There’s this large library, filled with millions of books. We pick one up, generally a scary, tension-loaded story, and we start reading. As the plot unfolds we become nervous and stressed, identifying with the distressed protagonists and forgetting that we have control on our reading. We begin to turn pages faster, our movements harsh and our breathing shallow. Then suddenly we tear the corner of a page off. We grab a roll of scotch tape and reattach it, and we keep on reading. Another page is torn. Out comes the tape. This repair is a little less precise. Then it happens again, and again. Pages now get torn and taped back in carelessly. Corners are poking out, entire paragraphs disappear, pages stick together, massive use of tape makes the book swell and the cover crack. But tape manufacturers comes out with a new kind of better, fully transparent tape. So we buy it and keep reading, tearing and taping. The book’s condition gets worse. A new tape dispenser is introduced, allowing us to hold the book with one hand and read on while taping back with the other; the dispenser has tripled the cost of our tape but we keep buying. More tape is needed now because reading with one hand makes us clumsier. We never stop reading and destroying books. The tape companies grow bigger. They start advertising and promoting books because tape has become an integral part of reading. So we go to the library and pick up a new book.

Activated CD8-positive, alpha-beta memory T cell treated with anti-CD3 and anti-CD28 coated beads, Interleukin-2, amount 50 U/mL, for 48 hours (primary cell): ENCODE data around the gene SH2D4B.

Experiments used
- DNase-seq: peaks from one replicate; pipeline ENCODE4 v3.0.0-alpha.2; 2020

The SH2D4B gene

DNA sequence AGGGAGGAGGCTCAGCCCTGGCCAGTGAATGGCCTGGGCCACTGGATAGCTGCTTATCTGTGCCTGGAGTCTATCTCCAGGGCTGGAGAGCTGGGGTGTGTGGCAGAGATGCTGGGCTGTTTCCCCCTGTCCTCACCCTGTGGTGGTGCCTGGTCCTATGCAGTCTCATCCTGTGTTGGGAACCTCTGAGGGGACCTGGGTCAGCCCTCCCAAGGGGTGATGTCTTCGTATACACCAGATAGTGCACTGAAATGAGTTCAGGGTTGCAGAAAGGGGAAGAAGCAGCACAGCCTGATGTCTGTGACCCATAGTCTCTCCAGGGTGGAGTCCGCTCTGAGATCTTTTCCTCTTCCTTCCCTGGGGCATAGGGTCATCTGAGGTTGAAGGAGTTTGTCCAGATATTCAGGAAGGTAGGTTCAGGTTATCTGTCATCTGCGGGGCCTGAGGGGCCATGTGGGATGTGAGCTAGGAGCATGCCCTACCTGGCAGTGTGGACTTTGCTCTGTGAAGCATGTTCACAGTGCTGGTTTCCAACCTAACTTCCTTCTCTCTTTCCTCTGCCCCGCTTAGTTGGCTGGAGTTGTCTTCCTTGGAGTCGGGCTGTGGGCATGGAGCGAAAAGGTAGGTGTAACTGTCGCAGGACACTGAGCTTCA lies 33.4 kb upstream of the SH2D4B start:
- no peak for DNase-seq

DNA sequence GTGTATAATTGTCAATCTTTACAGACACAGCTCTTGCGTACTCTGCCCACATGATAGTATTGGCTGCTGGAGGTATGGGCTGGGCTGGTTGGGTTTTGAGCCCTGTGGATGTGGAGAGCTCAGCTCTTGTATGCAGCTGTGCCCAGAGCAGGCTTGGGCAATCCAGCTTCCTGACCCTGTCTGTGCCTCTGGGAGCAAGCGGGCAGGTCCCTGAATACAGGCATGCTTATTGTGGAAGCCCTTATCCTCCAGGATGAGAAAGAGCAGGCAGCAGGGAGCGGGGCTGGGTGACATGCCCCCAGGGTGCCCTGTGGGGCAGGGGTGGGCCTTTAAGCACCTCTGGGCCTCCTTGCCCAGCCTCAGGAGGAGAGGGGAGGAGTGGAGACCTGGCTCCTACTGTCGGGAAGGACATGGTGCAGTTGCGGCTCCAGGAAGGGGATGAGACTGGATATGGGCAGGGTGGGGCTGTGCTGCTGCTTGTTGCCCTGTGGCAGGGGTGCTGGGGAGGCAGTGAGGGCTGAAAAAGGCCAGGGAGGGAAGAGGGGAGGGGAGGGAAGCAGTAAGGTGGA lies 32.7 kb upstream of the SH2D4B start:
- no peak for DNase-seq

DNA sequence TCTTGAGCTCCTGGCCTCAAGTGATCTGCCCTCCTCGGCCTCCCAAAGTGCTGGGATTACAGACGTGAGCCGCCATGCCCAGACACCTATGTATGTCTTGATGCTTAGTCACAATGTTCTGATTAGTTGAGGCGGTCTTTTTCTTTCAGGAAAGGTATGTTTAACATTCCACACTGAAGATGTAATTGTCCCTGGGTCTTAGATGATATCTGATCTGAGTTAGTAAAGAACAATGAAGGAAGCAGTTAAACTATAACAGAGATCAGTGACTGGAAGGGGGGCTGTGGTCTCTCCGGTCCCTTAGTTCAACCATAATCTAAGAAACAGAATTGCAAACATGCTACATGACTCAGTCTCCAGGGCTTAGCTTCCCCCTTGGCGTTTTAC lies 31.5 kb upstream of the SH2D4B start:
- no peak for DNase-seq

[Sound of a vinyl record scratched by the record player’s needle]

Oh, wait a minute. I don’t think I ever explained my analogy. The library is our body. Books are health and mental issues. The tape manufacturers are doctors and pharmaceutical companies. Tape itself is modern medicine.

About the author: He lives in Downtown Vancouver with 100,000 other readers. Organic tape is very trendy around there. And still nobody wonders why they need it in the first place. Copyright 2007. Printed in Canada on taped recycled paper, 347 body parts. The end.